Identification of prognostic DEIGs

The immune-related genes were downloaded from InnateDB. The differentially expressed gene analysis was performed by edgeR and DESeq2, and only DEIGs detected by both methods were included. Four hundred thirty-six genes were identified with p value <= 0.05 in cox tests by the R package ‘survival’ (Table S1).

PPI network and hub genes

To gain insights into the core pathways exerted by those DEIGs, we constructed PPI network and identified core modules within the network. PPI analysis demonstrated that FANCI, MAD2L1, ECT2, PLK4, PCNA, BUB1B, RACGAP1, PRC1, CDK1, TACC3, MCM7, EXO1, TPX2, BUB1, ANLN, ESPL1, KPNA2, AURKB, FEN1, NUSAP1, CCNB2, HMMR, CKAP2, INCENP, MKI67, BIRC5, HELLS, ZWILCH, TOP2A, ERCC6L and INCENP were the hub genes (Figure S1).

Characteristics of prognostic DEIGs

As expected, the inflammatory pathways were indicated as the most frequently implicated by gene functional enrichment analysis. Regulation of leukocyte activation, extracellular matrix and cell adhesion molecule binding were the most frequent GO terms (Fig. 1a). The cytokine−cytokine receptor interaction was the top term enriched by differentially expressed prognostic DEIGs (Fig. 1b). We also found that the missense is the most common type of mutations by examining genetic alterations of these genes (Figure S2).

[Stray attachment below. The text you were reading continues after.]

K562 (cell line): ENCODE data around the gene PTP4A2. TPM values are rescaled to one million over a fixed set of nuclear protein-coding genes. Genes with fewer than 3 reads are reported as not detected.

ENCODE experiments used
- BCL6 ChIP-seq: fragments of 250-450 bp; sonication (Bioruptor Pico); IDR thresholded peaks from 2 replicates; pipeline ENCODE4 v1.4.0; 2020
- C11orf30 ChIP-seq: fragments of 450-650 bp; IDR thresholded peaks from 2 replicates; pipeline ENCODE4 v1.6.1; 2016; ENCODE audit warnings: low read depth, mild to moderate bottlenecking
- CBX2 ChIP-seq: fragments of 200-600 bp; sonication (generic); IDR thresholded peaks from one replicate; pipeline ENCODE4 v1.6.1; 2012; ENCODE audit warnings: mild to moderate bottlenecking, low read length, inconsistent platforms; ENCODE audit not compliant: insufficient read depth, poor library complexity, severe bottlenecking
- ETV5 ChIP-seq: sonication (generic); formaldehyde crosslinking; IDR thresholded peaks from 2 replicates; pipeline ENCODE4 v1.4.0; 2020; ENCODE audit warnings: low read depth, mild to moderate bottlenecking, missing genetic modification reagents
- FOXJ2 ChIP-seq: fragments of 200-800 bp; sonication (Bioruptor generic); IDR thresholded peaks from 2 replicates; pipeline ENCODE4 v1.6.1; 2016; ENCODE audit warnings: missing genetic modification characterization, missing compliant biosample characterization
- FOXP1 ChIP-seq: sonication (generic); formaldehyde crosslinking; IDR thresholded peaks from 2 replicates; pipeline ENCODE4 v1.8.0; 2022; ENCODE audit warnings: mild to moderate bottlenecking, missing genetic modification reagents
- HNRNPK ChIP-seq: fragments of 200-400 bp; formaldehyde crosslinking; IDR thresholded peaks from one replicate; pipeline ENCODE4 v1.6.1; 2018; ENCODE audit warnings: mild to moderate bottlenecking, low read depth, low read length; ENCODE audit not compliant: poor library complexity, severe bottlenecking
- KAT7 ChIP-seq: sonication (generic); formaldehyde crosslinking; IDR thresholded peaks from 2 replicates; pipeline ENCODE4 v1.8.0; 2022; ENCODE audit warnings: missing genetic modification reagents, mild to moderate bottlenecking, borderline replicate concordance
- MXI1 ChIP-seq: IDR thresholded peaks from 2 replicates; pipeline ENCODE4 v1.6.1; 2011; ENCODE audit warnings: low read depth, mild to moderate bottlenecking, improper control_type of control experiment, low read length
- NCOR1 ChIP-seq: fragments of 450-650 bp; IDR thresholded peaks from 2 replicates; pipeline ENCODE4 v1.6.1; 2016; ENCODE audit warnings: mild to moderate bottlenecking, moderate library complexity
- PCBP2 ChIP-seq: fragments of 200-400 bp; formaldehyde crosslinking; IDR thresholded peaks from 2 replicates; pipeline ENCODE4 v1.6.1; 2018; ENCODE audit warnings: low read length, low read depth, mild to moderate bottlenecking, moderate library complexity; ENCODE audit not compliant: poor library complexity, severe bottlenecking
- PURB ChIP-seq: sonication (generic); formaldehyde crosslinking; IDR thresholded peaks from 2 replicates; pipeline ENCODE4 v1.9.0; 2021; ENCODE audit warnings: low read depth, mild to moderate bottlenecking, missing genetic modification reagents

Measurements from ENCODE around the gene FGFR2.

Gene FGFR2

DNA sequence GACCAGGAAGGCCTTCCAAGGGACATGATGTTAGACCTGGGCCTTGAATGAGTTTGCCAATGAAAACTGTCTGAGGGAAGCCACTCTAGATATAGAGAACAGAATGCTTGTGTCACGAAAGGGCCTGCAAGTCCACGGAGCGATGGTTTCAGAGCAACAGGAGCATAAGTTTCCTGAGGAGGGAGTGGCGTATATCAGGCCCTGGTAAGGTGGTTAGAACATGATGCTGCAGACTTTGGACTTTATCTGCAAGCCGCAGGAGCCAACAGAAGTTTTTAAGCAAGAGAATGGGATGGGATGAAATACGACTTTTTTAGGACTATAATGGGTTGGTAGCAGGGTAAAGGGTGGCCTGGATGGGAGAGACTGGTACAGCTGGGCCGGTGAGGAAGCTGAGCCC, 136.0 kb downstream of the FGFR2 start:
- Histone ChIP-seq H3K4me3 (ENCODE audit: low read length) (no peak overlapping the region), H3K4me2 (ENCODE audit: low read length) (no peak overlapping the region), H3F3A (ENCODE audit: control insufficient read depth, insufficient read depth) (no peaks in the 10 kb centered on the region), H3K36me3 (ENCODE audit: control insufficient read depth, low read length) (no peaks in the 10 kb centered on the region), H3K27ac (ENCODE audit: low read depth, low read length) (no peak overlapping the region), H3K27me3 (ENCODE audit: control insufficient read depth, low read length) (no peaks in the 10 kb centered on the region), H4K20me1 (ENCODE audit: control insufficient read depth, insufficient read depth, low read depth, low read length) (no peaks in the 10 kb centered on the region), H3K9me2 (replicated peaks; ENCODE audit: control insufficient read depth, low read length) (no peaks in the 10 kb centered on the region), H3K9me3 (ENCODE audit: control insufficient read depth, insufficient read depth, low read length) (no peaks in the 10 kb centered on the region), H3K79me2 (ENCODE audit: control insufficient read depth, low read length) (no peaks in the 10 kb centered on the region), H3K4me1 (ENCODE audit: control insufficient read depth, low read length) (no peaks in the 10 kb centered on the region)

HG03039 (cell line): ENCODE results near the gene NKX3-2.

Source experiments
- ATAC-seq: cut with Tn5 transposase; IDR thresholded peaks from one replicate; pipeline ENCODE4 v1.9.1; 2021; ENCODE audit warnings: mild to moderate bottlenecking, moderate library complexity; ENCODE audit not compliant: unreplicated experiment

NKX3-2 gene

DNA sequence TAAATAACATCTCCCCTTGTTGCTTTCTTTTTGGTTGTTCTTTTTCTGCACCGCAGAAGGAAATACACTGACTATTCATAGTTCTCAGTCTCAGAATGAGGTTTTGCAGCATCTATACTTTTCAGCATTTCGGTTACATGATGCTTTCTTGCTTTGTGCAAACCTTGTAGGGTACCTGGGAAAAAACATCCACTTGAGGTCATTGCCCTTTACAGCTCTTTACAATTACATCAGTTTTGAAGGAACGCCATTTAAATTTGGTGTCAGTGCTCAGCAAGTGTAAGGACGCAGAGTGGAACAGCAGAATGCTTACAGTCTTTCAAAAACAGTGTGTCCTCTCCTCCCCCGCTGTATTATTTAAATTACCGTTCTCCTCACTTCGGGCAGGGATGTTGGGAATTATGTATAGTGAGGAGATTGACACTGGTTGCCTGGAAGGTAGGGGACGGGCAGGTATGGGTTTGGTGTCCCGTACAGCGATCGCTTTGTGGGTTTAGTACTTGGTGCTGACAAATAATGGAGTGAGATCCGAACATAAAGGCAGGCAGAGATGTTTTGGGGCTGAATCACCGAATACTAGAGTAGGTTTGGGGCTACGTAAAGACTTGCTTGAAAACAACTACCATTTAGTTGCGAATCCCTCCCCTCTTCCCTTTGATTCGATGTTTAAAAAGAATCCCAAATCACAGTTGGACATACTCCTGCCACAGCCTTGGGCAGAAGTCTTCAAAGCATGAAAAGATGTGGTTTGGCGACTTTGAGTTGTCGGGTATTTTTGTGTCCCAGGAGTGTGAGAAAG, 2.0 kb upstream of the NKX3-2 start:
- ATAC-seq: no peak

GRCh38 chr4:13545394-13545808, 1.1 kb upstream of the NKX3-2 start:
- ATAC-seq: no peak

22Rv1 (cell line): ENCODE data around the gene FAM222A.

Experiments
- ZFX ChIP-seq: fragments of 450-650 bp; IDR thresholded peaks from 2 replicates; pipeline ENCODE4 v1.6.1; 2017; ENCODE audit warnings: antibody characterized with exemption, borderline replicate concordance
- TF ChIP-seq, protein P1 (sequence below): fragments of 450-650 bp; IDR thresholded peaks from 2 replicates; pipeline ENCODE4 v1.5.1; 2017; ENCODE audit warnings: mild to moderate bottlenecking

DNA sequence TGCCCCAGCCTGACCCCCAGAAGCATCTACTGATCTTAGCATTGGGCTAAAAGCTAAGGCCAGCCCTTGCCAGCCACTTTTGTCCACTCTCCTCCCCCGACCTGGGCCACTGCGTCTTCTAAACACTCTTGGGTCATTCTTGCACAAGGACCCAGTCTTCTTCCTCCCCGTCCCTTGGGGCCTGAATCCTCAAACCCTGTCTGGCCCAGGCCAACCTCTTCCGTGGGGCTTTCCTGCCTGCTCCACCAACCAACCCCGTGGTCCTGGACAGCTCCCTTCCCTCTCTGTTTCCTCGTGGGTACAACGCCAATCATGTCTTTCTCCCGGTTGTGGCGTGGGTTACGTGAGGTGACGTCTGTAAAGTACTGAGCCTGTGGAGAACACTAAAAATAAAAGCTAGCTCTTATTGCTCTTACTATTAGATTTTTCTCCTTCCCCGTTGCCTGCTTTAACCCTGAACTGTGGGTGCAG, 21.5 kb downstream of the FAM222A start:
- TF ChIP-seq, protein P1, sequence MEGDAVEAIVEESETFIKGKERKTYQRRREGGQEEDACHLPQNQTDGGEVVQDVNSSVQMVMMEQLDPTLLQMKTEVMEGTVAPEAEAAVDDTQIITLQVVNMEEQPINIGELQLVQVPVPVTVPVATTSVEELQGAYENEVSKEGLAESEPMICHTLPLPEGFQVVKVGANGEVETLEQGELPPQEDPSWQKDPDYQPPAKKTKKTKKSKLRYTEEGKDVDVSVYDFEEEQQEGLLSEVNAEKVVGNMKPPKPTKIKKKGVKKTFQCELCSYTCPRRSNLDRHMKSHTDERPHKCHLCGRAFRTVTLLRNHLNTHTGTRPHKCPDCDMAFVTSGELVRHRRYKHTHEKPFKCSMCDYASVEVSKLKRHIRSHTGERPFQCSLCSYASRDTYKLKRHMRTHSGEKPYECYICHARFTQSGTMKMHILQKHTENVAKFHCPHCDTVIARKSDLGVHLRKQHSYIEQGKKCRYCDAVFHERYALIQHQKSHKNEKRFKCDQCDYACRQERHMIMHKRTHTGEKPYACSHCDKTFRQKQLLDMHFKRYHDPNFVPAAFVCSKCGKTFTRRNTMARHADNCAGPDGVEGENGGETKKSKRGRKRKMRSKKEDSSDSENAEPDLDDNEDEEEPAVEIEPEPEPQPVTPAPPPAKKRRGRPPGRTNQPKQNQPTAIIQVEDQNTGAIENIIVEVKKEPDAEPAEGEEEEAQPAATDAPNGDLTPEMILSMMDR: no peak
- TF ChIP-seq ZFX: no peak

Fig. 1

Gene functional enrichment of differentially expressed immune-related genes (aTop10 enriched KEGG gene sets; b GO analyses of the prognostic DEGs in the categories of biological processes (BP), cellular components (CC), and molecular functions (MF))

Prognostic modeling, identification of an optimal prognostic signature using immune related genes